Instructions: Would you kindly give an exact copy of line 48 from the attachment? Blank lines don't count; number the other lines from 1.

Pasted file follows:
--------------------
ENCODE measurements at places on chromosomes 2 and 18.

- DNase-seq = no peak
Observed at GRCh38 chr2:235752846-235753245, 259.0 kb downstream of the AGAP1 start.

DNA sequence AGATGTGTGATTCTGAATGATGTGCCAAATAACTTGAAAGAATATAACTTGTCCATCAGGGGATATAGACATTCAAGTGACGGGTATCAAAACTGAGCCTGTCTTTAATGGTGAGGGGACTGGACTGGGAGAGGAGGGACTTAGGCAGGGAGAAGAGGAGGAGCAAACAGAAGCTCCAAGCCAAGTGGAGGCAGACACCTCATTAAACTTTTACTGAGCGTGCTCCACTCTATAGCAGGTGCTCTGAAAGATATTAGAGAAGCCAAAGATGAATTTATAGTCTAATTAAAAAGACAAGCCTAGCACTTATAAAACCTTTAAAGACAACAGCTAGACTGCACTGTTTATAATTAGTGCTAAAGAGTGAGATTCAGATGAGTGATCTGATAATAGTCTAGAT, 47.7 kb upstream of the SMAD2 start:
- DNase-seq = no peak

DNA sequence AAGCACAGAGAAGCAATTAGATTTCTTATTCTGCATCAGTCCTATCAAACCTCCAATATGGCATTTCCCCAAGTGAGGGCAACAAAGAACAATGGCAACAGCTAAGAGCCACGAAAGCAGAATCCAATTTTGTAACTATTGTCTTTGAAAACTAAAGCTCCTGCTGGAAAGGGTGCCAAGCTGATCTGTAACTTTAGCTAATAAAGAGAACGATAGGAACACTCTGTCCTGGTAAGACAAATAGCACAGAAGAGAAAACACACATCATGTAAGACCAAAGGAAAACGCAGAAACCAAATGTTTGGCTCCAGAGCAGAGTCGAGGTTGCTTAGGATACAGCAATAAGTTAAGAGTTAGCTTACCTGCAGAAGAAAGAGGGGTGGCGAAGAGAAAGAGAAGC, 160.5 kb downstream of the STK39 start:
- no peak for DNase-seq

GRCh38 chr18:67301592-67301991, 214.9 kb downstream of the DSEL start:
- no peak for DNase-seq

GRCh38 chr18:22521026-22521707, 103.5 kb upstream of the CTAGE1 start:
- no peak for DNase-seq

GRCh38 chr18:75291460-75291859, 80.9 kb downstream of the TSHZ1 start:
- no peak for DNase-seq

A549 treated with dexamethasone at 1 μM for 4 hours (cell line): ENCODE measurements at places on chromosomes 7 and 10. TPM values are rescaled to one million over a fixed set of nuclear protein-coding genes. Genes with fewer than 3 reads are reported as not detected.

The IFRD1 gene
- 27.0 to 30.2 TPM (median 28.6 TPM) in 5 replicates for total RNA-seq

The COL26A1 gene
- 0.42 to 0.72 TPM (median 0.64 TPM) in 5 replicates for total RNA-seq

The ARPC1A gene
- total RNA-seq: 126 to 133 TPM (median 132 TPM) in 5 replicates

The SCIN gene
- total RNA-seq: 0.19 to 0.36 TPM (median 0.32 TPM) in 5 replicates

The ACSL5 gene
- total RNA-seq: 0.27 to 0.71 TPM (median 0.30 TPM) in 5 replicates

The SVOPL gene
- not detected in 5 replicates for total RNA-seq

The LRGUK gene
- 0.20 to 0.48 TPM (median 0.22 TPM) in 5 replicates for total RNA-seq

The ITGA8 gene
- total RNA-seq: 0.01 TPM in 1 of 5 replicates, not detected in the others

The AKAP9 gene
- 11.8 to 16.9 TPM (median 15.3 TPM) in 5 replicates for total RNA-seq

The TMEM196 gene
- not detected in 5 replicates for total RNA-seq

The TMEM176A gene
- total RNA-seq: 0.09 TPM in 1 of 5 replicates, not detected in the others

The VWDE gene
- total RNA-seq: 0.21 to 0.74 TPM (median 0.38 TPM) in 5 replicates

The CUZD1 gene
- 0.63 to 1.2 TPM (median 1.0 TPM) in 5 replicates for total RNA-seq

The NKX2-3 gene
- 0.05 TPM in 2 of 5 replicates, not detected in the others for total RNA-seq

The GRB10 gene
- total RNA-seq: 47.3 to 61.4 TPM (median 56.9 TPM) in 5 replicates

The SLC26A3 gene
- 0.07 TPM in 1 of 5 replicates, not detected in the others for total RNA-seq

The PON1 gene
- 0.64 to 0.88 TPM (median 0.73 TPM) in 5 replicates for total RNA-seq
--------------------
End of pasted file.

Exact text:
- 0.64 to 0.88 TPM (median 0.73 TPM) in 5 replicates for total RNA-seq